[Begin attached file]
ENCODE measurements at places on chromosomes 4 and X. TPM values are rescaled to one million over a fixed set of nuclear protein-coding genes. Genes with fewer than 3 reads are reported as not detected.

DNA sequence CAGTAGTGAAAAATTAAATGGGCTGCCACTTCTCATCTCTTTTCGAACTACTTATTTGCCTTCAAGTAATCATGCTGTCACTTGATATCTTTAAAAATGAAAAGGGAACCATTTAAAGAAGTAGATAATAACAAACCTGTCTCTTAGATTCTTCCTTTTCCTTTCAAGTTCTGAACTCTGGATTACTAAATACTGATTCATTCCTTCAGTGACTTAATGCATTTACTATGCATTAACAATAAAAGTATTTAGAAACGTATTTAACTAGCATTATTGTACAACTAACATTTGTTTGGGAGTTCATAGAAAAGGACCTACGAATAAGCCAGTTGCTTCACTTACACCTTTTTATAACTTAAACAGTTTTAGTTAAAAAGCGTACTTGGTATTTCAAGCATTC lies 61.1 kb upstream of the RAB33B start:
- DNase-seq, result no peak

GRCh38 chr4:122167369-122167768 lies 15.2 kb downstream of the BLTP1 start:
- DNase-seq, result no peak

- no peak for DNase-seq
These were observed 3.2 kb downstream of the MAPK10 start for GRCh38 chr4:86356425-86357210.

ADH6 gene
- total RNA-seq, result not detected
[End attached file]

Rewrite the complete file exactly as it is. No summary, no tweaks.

ENCODE measurements at places on chromosomes 4 and X. TPM values are rescaled to one million over a fixed set of nuclear protein-coding genes. Genes with fewer than 3 reads are reported as not detected.

DNA sequence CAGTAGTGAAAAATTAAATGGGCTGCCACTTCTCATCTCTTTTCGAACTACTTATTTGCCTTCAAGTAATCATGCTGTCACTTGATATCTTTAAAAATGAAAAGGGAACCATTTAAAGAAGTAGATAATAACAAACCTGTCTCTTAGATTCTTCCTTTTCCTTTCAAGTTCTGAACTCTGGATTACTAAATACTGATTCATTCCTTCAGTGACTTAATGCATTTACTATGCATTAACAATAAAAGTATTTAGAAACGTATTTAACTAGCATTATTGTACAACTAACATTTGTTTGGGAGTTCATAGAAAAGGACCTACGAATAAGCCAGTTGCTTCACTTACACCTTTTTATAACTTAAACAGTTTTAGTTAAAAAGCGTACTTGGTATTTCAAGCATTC lies 61.1 kb upstream of the RAB33B start:
- DNase-seq, result no peak

GRCh38 chr4:122167369-122167768 lies 15.2 kb downstream of the BLTP1 start:
- DNase-seq, result no peak

- no peak for DNase-seq
These were observed 3.2 kb downstream of the MAPK10 start for GRCh38 chr4:86356425-86357210.

ADH6 gene
- total RNA-seq, result not detected